Last updated : 27 January 2003 By editor


‘An empty bus pulled up outside Old Trafford yesterday lunchtime. The doors opened and off got West Ham United.

Pathetic, embarrassing and ultimately humiliated, West Ham's footballers proceeded to betray their club, their history, their manager Glenn Roeder and themselves. So shamefully bad were West Ham it was an afterthought that they went out of the FA Cup, a competition they used to do rather well in. There are defeats and there are defeats, but this was on such a scale that in the eyes of many of the 9,000 West Ham fans who travelled from London, Roeder's position was made untenable.

But Roeder did not resign yesterday. Nor, as of early last night, had he been sacked. His hour and more after the match had been spent with Sir Alex Ferguson, who told Roeder to stick with it. Roeder said that that is his intention - West Ham host Blackburn on Wednesday and Liverpool next Sunday in the Premiership - but it is now a question of whether West Ham stick with Roeder. Last season they did so when the Hammers lost 5-0 and 7-1 at Everton and Blackburn in consecutive weeks, but yesterday felt worse than both of those. This was Manchester United's biggest Cup win for 33 years.

"Excruciating," said Roeder, "especially that first 15 minutes of the second half. It was, to say the least, abysmal." Roeder then publicly questioned the desire of some of his players - "but for two or three". "Each defeat is not helping my position, but I'm not a person who gives into anything. That's how I am, that's how I've always been."’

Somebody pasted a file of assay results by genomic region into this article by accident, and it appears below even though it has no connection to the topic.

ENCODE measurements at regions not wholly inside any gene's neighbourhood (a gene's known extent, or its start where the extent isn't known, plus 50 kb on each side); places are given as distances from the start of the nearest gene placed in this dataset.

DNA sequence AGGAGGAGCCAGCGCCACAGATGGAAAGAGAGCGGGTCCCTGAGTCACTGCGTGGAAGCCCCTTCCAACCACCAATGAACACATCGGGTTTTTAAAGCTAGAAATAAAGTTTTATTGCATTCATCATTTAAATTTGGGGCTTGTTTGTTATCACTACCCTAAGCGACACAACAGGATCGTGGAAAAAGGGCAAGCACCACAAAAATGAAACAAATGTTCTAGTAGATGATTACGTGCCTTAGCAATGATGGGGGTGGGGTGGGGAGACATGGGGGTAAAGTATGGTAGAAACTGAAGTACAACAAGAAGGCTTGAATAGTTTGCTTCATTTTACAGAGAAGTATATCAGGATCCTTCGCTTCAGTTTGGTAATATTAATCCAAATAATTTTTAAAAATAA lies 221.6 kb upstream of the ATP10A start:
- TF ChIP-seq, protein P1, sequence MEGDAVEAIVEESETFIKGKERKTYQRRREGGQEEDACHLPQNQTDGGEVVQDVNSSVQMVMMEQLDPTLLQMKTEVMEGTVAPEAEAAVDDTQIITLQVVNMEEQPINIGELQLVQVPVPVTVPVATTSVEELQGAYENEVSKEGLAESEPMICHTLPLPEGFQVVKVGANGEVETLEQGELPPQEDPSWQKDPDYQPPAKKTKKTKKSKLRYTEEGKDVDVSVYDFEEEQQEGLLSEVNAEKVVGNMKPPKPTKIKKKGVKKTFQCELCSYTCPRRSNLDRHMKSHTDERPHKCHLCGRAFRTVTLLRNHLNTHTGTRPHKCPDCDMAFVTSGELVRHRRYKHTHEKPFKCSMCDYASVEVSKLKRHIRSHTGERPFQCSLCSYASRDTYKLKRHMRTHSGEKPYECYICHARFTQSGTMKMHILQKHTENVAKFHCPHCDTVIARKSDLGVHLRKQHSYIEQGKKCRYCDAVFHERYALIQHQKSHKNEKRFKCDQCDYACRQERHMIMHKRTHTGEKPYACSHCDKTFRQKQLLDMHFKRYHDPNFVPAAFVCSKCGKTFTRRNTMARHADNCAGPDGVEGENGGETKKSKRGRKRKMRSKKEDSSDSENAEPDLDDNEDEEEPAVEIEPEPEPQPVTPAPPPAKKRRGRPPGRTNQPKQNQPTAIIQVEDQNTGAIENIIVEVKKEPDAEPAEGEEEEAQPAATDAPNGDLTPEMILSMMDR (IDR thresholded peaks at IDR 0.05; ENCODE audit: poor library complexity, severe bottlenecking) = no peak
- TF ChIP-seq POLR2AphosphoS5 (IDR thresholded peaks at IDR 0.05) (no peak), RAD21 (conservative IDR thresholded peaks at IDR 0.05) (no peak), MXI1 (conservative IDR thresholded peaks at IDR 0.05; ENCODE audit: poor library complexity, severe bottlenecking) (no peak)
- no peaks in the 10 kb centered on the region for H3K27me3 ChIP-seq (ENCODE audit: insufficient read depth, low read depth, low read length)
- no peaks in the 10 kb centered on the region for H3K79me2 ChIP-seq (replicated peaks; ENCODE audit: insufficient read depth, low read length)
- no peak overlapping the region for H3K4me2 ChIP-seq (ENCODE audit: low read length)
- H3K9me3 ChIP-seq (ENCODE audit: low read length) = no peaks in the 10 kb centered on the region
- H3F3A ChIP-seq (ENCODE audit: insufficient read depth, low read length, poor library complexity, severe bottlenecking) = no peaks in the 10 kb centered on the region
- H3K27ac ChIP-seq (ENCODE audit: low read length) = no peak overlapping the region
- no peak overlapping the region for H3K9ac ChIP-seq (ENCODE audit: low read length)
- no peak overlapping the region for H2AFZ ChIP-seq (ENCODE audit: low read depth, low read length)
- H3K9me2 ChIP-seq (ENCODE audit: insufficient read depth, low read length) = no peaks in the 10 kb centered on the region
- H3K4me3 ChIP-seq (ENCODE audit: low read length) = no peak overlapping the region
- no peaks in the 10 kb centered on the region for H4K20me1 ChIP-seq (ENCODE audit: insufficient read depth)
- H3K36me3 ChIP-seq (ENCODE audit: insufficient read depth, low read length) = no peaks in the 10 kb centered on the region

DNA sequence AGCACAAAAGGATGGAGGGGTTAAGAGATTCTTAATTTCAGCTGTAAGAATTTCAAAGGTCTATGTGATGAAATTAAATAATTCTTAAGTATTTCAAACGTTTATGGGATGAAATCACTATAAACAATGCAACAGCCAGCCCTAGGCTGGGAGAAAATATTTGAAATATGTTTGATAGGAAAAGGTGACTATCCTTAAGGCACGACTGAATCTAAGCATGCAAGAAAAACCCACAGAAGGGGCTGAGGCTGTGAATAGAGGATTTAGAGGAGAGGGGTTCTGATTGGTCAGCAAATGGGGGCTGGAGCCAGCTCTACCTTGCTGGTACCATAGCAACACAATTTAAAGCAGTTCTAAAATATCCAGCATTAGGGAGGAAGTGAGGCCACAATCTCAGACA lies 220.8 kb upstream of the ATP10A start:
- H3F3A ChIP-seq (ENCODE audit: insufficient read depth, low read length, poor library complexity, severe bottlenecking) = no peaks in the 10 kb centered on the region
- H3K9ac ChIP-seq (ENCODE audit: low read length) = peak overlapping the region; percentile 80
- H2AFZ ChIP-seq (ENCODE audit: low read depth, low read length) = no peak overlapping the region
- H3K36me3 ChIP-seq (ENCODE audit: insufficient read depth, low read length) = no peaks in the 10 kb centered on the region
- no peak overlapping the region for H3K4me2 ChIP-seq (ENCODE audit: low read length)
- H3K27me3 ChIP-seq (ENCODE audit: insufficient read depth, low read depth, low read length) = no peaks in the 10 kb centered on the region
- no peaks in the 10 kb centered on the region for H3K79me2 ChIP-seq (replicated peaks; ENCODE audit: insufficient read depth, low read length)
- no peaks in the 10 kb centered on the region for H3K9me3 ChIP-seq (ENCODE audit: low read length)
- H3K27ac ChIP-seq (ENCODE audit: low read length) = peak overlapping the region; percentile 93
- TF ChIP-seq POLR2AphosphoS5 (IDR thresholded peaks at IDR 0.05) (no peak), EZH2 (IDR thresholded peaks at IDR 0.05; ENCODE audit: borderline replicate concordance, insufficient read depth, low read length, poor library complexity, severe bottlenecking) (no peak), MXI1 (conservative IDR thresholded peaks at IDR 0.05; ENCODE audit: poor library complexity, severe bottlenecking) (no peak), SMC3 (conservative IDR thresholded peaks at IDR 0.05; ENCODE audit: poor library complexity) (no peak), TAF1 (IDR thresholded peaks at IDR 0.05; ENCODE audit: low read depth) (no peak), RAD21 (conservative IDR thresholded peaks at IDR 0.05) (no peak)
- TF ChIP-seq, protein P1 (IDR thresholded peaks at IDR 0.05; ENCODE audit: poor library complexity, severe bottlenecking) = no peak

‘West Ham were shambolic, a team in disarray and with no interest in going down fighting.’


‘The sight of Glenn Roeder standing on the touchline, giving instructions to a team six goals down was a forlorn one. King Canute might just as well have sat on his beach and asked the waves to push up more or told the pebbles to hold a tight line.

Before yesterday's Old Trafford turkey shoot, the West Ham manager had explained he found it hard to lambast his defenders lest he bruise fragile egos. Now, after a surrender as supine as any West Ham have managed in a season whose disintegration seems as inevitable as the tides, he spent an hour closeted in the dressing-room with his players delivering home truths.

Frankly, Farnborough put up more resistance at Highbury than West Ham managed at Old Trafford and the gulf in class was as vast.’